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Mark and Rosemary Bamford had an unexpected and uninvited guest at their Bucksport home on Wednesday night.

The couple looked outside to see a hungry black bear chowing down on one of their bird feeders in the backyard.

“We see them occasionally,” said Mark Bamford, who also has a trail camera not far away in the woods near the couple’s house and captures a few photos of bears each year.

He knew the time to take in the feeders at night was fast approaching, given a couple of annual events that seem to coincide with the emergence of bears from their dens.

“Usually, it’s about the same time the lake [Long Pond] goes out or the Kenduskeag Stream race is held. It’s usually that time period when they start showing up,” Bamford said.

The ice went out earlier on Wednesday, confirming his theory.

“I usually take the bird feeders in every night, and I thought about doing it last night, but I said, well, I’ll wait one more night,” Bamford said.

The bear, which was enjoying its snack only 12 or 15 feet from the doorway, did not seem bothered by Bamford turning on the outside light and standing behind his sliding glass door.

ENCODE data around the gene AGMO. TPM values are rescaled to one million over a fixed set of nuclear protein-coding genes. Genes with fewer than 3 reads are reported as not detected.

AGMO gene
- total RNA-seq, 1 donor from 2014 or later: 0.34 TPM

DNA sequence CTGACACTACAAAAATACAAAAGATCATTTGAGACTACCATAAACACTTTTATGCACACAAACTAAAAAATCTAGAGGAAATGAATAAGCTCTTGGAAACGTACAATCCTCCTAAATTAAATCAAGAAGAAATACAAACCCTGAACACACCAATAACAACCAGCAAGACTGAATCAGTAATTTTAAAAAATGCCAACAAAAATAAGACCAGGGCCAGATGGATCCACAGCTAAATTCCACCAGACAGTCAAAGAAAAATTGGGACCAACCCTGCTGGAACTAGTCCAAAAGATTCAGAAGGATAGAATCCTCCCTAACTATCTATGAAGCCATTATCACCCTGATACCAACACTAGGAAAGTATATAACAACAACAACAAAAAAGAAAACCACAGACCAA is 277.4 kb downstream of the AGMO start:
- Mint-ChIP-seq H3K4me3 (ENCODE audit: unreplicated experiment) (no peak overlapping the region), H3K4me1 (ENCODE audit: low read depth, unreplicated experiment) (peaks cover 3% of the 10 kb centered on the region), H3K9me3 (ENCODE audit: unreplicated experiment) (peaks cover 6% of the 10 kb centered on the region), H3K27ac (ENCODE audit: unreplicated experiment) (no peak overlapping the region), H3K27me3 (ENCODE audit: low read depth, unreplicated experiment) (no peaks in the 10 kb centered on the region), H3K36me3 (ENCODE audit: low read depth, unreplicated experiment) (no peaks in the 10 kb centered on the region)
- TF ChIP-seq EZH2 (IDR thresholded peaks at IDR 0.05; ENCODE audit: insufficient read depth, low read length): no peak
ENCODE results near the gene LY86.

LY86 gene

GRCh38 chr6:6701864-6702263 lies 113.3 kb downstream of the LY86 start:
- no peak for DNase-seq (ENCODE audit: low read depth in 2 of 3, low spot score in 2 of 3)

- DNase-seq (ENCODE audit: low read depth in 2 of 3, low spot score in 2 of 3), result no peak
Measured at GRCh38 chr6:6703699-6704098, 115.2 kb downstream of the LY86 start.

“It was just calmly eating out of the bird feeder,” he said.

Finally, after the Bamfords engaged in some banging on their windows, the bear got up and headed back into the woods.

“As soon as it ran away, I went out with a metal can and I just banged on it and made a lot of noise, then I grabbed the feeder,” Mark Bamford said.

“That’s a good reason to take in any outside food,” he added.

Bamford recounted a time several years ago in which they came home in the late afternoon and found a bear sitting in the flower garden with a feeder in its lap with two cubs nearby.

“How many people get to see a bear that close up?” he asked.

On that occasion, they also made noise to scare away the bears, but the sow returned barely a half-hour later.

“It didn’t seem to be scared at all,” he said.

Moving forward, Bamford intends to retrieve the bird feeders and put them away to avoid any potential bear-related activity.

“It’ll be back looking in that area, but I’ll be bringing them in every night now,” he said.

The Maine Department of Inland Fisheries and Wildlife recommends that people take down bird feeders, store garbage cans inside a garage or building and store barbecue grills inside when they’re not in use to help prevent having bears come into their yards.

It also can be helpful to feed pets and livestock inside and to store their food behind closed doors.

For people who have beehives or poultry and who can’t store trash inside, a professionally installed electric fence also can be an effective deterrent to bears searching for a free meal.

Pete graduated from Bangor High School in 1980 and earned a B.S. in Journalism (Advertising) from the University of Maine in 1986. He grew up fishing at his family's camp on Sebago Lake but didn't take...